Title: The Story of the Kalendar Prince The St Petersburg Philharmonic Orchestra, Yuri Temirkanov. Courtesy of Signum Records – thanks for supporting my endeavours in reviving the classics, making their magic and beauty accessible to people worldwide.

A special thanks to an incredible team at Beyond for their collaboration in the animation production.

About The Animation & Approach

The animation reinforces cultural literacy by engaging visitors with the history in cultural spaces like museums, notably a collection of artefacts dating back to Al-Andalus (Spain) consisting of metalwork, woodwork, and scientific instruments and manuscripts. The animation targets families of all ages, propelling a sense of curiosity and discovery about the objects’ functionality, history, craftsmanship and material production. Furthermore, the animation approaches cultural literacy from a global lens by emphasizing universal concepts, such as wonder, inspiration, and collaboration, cultivating cross-cultural communication through the objects. The animation activates objects through motion design where modern meets tradition, promoting the notion that diversity is an ancient space for collaboration and community building.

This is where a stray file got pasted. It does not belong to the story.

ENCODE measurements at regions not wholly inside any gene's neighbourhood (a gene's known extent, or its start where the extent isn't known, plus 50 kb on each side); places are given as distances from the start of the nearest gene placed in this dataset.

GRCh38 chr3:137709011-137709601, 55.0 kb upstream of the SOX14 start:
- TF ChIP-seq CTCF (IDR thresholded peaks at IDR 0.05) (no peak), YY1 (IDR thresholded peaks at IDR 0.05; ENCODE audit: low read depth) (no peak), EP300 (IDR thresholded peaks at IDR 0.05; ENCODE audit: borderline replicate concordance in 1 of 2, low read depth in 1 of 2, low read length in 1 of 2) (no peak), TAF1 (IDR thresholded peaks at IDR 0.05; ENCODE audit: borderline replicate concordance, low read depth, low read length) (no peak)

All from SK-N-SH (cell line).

I created a model integrating motion design, objects, and the concept of cultural networks. The model aims to renew objects from permanent collections minable for their cultural connections, from which emerges new object relationships and storylines that museums can leverage. The value is an economical use of existing assets held in a museum coupled with a new approach to storytelling for audiences using pre-existing information in a new format – the model helps us reimagine the objects in a new way.

First, I study the objects and their provenance, create a database where I index the data and metadata, then use GIS (Geographical Information System) to map the information and identify cultural connections and clusters. Finally, I use the findings to outline the main concepts and build a storyline. 

Then the real fun begins…

Concept design, script, scenes, incorporating cultural elements and patterns, design and animation. In this case, Rimsky Korsakov’s Sheherazade directly correlates with one of the objects in the collection (the 101 Nights). Korsakov’s the Kalendar Prince is a perfect accompaniment to the animation due to its wonderous feel and tone. I take careful consideration to harmonize delicate design movements with the musical rhythm.